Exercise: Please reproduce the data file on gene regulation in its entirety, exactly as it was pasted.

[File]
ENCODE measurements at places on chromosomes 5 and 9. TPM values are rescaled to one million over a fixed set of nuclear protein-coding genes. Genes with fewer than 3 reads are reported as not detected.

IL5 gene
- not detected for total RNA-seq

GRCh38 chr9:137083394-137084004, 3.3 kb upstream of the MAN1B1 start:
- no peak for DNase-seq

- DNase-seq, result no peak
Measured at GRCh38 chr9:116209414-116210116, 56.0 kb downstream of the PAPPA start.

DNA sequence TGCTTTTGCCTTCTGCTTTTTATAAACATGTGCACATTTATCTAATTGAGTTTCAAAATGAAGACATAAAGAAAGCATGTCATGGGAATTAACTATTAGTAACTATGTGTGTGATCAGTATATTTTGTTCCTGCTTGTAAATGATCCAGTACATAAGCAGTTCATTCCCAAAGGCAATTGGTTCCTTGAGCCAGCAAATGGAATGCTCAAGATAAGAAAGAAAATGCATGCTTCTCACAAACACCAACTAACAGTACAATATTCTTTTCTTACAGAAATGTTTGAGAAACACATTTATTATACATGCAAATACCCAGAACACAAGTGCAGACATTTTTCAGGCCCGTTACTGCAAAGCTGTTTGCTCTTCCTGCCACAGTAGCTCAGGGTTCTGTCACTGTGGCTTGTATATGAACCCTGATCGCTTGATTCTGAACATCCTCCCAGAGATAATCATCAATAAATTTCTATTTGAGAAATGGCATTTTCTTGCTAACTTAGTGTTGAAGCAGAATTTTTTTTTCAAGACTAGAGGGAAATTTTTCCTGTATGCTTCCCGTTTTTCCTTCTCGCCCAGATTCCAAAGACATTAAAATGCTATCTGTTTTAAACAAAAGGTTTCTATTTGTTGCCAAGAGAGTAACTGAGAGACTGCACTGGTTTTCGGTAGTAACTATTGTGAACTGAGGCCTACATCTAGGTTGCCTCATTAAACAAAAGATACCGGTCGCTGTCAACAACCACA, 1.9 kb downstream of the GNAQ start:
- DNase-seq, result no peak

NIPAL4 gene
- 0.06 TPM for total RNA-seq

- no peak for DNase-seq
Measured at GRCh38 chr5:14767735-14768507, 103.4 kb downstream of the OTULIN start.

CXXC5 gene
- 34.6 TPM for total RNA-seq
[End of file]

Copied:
ENCODE measurements at places on chromosomes 5 and 9. TPM values are rescaled to one million over a fixed set of nuclear protein-coding genes. Genes with fewer than 3 reads are reported as not detected.

IL5 gene
- not detected for total RNA-seq

GRCh38 chr9:137083394-137084004, 3.3 kb upstream of the MAN1B1 start:
- no peak for DNase-seq

- DNase-seq, result no peak
Measured at GRCh38 chr9:116209414-116210116, 56.0 kb downstream of the PAPPA start.

DNA sequence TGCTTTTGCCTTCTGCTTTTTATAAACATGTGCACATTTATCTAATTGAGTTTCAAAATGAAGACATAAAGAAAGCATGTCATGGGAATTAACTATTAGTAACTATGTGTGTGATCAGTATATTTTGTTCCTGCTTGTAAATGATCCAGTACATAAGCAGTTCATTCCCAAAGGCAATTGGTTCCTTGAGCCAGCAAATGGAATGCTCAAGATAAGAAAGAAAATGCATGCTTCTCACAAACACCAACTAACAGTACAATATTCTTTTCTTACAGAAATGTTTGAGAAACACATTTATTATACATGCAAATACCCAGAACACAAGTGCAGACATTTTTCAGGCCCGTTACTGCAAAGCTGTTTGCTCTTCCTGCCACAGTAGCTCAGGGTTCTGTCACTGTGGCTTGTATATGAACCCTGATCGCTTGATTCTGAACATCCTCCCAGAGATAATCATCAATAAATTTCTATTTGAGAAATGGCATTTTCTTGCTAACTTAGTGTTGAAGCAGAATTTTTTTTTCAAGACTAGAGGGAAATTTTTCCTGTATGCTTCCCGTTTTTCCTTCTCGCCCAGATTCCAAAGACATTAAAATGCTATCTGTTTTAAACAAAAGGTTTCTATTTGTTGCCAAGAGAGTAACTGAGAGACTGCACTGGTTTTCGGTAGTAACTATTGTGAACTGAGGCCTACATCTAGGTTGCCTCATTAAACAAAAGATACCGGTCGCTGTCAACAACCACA, 1.9 kb downstream of the GNAQ start:
- DNase-seq, result no peak

NIPAL4 gene
- 0.06 TPM for total RNA-seq

- no peak for DNase-seq
Measured at GRCh38 chr5:14767735-14768507, 103.4 kb downstream of the OTULIN start.

CXXC5 gene
- 34.6 TPM for total RNA-seq